Over the past few years there has been a revolution in X-ray science: the advent of the world’s first hard X-ray free electron laser (FEL), the Linac Coherent Light Source (LCLS) in California, in one step in 2009 increased the spectral brightness of X-ray sources over that of any synchrotron by a factor of a billion. Spatially coherent, monochromatic, femtosecond X-ray pulses can now be routinely produced over a wide spectral range, accessing the spatial and temporal scales of atomic processes simultaneously for the first time. When focused to micron-sized spots, the unique characteristics of X-ray and XUV FELs provide a range of new opportunities to generate and study matter in extreme conditions with unprecedented accuracy and control, at temperatures of several millions of degrees Celsius and at atomic densities of order 1023 per cm3 and above. Such conditions are interesting as they are found towards the interior of stars and in other astrophysical objects, but are also directly relevant to inertial confinement fusion research. Focused FEL beams also show great promise to be used as a type of “giant microscope”: to look at chemistry and biological processes in real time, and to image in 3D tiny nano-crystals, protein molecules, and viruses. These objects are either too small or their processes too fast to be investigated via current techniques, but could be accessed using coherent X-ray diffraction imaging on FELs. For this novel technique to be truly valuable, however, the full information required must be collected before the ultra-high intensity of the FEL turns the sample into a hot-dense plasma, and obliterates it. The way in which this process takes place is however still relatively poorly understood. For these reasons, our research focuses on understanding the fundamental X-ray-matter interaction process that leads to the creation of hot dense plasmas, and on studying their structure, dynamics and evolution in time.

Research projects are available to for students interested in experimental and/or theoretical work on X-ray matter interactions and dense plasmas. On the experimental side, the work will be conducted as part of an international collaboration on key FEL facilities: the LCLS FEL at Stanford in California, the FERMI FEL in Trieste, Italy, and the FLASH FEL in Hamburg, Germany. On the theoretical and computational side, the work will combine a range of techniques such as collisional-radiative simulations and first-principle density functional theory studies of strongly-coupled systems, all at the cutting edge of our current modelling capabilities of these extreme conditions.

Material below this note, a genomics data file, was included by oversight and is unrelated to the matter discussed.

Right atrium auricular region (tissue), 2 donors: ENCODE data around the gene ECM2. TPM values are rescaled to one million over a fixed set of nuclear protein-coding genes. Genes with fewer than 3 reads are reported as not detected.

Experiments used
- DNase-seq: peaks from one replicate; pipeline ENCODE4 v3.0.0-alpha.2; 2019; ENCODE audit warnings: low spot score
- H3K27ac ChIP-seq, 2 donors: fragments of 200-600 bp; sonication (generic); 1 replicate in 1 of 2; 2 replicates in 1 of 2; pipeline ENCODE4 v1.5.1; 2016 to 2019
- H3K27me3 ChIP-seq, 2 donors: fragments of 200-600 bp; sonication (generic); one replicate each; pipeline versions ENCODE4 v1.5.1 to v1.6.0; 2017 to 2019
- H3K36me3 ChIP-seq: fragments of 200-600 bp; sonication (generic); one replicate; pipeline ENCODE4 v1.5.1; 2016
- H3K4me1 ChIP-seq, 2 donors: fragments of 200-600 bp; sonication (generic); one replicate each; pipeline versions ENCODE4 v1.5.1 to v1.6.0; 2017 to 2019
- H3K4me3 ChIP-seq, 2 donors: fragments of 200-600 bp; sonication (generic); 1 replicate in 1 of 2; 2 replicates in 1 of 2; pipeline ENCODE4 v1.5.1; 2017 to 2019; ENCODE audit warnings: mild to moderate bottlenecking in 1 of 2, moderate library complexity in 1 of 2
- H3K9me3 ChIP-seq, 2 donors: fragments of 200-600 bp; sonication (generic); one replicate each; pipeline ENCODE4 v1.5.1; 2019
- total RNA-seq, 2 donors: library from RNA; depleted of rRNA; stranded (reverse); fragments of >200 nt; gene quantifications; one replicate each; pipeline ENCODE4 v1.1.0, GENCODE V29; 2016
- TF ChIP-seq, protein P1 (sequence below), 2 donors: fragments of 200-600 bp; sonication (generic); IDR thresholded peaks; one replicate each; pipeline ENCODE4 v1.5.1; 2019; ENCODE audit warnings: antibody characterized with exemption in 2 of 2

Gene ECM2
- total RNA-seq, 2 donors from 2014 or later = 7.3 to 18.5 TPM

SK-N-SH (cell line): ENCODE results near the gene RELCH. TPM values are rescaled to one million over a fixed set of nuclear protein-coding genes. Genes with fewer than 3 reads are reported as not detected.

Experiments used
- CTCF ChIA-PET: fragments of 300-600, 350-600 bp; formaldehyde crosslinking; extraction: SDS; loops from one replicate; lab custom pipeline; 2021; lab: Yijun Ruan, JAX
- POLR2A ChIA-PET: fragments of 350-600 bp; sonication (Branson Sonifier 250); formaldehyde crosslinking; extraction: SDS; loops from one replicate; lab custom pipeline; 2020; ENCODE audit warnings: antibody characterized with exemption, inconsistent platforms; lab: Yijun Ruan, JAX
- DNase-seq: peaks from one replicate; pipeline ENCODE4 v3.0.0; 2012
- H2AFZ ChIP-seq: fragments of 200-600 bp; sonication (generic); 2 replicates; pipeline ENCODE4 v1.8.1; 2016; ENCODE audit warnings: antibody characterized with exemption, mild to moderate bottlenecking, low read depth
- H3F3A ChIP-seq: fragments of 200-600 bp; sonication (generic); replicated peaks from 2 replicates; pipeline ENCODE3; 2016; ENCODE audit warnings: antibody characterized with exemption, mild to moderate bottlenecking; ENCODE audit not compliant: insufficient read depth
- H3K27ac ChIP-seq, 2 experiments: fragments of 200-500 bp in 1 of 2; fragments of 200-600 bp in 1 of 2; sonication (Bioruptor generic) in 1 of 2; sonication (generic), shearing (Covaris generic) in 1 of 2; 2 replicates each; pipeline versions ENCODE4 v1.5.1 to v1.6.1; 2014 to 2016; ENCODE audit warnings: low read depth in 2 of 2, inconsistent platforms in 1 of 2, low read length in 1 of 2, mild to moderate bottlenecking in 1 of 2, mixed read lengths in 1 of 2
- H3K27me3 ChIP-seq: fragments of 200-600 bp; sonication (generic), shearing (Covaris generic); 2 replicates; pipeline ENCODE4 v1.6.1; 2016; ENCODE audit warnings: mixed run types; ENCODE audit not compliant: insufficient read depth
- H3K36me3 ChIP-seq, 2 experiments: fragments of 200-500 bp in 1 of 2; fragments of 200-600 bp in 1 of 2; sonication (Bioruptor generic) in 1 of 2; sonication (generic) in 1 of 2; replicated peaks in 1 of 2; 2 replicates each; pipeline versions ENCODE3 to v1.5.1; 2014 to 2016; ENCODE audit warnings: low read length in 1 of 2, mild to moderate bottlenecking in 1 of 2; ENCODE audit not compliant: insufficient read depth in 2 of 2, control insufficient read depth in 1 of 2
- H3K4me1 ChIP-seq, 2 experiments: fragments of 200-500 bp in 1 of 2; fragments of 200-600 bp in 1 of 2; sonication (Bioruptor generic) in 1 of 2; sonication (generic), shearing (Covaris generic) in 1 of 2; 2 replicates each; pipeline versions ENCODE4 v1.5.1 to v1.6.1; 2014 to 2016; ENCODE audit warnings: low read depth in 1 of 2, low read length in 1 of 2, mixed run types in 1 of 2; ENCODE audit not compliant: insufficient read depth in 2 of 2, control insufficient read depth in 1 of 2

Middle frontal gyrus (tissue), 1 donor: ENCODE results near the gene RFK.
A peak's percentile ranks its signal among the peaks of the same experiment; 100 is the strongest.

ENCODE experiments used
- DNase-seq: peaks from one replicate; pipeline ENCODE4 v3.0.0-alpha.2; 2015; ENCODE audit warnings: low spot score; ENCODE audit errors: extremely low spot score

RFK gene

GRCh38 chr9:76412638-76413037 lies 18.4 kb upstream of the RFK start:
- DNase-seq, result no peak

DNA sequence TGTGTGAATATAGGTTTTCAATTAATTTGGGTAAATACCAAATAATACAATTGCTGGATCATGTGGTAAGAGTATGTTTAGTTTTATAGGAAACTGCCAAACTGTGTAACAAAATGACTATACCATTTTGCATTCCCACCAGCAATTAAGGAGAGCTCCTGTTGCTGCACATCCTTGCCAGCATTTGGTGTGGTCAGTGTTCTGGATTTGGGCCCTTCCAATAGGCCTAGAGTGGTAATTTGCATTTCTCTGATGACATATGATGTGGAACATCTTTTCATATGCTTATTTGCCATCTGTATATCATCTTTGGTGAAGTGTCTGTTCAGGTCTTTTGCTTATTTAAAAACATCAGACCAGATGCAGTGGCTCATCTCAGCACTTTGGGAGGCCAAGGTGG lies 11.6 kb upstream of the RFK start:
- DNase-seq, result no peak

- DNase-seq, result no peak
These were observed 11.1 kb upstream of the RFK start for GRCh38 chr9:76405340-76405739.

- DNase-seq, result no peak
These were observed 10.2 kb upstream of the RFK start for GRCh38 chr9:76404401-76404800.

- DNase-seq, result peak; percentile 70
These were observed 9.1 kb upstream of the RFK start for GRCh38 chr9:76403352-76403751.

For further information please contact Dr Sam Vinko:


Professor Ian Walmsley

Attoscience and Strong Field Physics

Recently, nonlinear frequency conversion has been extended to provide access to coherent extreme ultraviolet (XUV) and soft x-ray radiation. This has enabled experiments routinely performed at synchrotron and free-electron laser facilities to be moved into a compact laboratory environment, and the underlying physics has given birth to attoscience. This emerging field concerns the observation of electron and atomic dynamics at the microscopic level, where the timescale is measured in attoseconds (10-18 s). Such fundamental measurements will have a wide reaching impact throughout the sciences, and potential applications include computation, energy harvesting and healthcare. The Attoscience and Strong Field Physics section of the Ultrafast Group are engaged in all aspects of attoscience research from the production of energetic few-cycle laser pulses, to the generation, all-optical characterization and use of XUV radiation.
Applications are invited from outstanding students interested in joining the Attoscience and Strong Field Physics team to pursue a DPhil research project. You will work with an advanced laser system on a daily basis and gain a deep understanding of ultrafast optics, XUV technology and state-of-the-art imaging techniques. In addition to a strong experimental focus, you will also have the opportunity to develop strong computational skills.
The main research activities are summarised at For further information please contact Dr. Patrick Anderson or Professor Ian Walmsley.


Professor Justin Wark

Studying High Pressure Matter with X-Ray Lasers

An opportunity exists for a DPhil project in the Physics Department at the University of Oxford to use the brightest X-ray source on the planet to study the response of matter to pressures normally only found towards the centre of planets. The student will work under the supervision of Professor Justin Wark in the sub-department of Atomic and Laser Physics. The project, funded by Lawrence Livermore National Laboratory in California, will entail both an experimental and theoretical study of matter under extreme conditions. On the experimental side, the student will use intense optical lasers to subject matter to many millions of atmospheres for timescales in the sub-nanosecond regime. In conjunction, the most intense x-ray laser on earth - the Linac Coherent Light Source at SLAC, will be used to obtain few-femtosecond single-shot diffraction images as the matter deforms or forms new phases. The experiments will be complemented by both classical molecular dynamics simulations, and by ab initio density functional theory calculations. The work builds on previous successful research recently published at the highest level (Science, 342, 220 [2013]). Full funding exists (fees and stipend) for successful UK or EU candidates for a period of 3.5 years. Interested candidates should have a upper-second or first class degree (or equivalent) in Physics, be interested in both experimental and theoretical physics, and be willing to spend some short periods in the US for experiments and collaborations. Enquiries can be made to Professor Justin Wark.